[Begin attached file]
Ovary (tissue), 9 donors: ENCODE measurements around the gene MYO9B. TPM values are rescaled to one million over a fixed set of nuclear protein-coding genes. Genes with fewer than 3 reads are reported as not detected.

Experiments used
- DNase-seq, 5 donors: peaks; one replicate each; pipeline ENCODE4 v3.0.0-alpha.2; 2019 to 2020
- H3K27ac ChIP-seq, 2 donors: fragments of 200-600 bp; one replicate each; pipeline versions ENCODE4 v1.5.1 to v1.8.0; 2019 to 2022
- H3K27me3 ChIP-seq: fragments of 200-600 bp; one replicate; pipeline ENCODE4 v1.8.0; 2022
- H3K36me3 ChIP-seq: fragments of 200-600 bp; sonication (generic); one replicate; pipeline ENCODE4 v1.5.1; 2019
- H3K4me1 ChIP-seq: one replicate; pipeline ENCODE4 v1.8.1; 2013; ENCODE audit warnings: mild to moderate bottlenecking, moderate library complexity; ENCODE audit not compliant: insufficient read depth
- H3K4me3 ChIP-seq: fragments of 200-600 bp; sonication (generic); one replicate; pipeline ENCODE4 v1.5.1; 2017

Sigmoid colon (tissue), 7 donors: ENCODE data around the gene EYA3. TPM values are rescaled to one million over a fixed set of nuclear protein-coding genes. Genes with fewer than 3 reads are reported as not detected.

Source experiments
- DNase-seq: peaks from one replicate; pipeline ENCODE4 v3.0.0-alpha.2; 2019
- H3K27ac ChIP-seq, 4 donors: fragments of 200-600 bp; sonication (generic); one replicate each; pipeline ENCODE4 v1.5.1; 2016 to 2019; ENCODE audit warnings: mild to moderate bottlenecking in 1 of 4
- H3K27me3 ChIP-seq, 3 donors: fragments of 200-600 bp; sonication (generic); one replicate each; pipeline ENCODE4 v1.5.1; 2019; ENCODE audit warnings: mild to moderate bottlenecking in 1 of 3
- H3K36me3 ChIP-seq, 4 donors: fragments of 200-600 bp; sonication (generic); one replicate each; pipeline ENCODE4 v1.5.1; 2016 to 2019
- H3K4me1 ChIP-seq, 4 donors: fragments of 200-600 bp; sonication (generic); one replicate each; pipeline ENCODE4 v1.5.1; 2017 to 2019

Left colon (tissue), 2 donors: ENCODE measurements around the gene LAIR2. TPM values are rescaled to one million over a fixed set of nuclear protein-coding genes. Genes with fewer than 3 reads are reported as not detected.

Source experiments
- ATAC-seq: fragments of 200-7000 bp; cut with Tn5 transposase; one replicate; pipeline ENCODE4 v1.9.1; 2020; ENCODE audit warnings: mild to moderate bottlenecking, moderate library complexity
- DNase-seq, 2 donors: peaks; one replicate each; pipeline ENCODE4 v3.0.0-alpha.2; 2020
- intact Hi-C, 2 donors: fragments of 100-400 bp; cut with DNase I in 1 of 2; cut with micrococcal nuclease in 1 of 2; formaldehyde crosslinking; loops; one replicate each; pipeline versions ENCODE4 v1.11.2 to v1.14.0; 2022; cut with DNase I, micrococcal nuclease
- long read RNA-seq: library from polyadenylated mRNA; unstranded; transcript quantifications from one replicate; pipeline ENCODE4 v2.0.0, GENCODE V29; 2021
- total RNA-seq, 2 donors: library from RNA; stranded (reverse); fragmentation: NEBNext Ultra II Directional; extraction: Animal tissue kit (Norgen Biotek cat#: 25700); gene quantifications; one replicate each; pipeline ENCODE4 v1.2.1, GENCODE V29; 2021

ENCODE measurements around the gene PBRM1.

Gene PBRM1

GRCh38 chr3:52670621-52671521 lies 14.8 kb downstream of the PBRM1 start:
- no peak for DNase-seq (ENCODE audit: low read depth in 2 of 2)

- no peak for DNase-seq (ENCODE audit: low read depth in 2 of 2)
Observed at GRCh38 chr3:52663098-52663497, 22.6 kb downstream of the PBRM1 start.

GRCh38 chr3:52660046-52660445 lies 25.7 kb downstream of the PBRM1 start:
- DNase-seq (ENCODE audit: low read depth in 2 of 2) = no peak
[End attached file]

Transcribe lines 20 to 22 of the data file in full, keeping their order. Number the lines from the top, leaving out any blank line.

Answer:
- intact Hi-C, 2 donors: fragments of 100-400 bp; cut with DNase I in 1 of 2; cut with micrococcal nuclease in 1 of 2; formaldehyde crosslinking; loops; one replicate each; pipeline versions ENCODE4 v1.11.2 to v1.14.0; 2022; cut with DNase I, micrococcal nuclease
- long read RNA-seq: library from polyadenylated mRNA; unstranded; transcript quantifications from one replicate; pipeline ENCODE4 v2.0.0, GENCODE V29; 2021
- total RNA-seq, 2 donors: library from RNA; stranded (reverse); fragmentation: NEBNext Ultra II Directional; extraction: Animal tissue kit (Norgen Biotek cat#: 25700); gene quantifications; one replicate each; pipeline ENCODE4 v1.2.1, GENCODE V29; 2021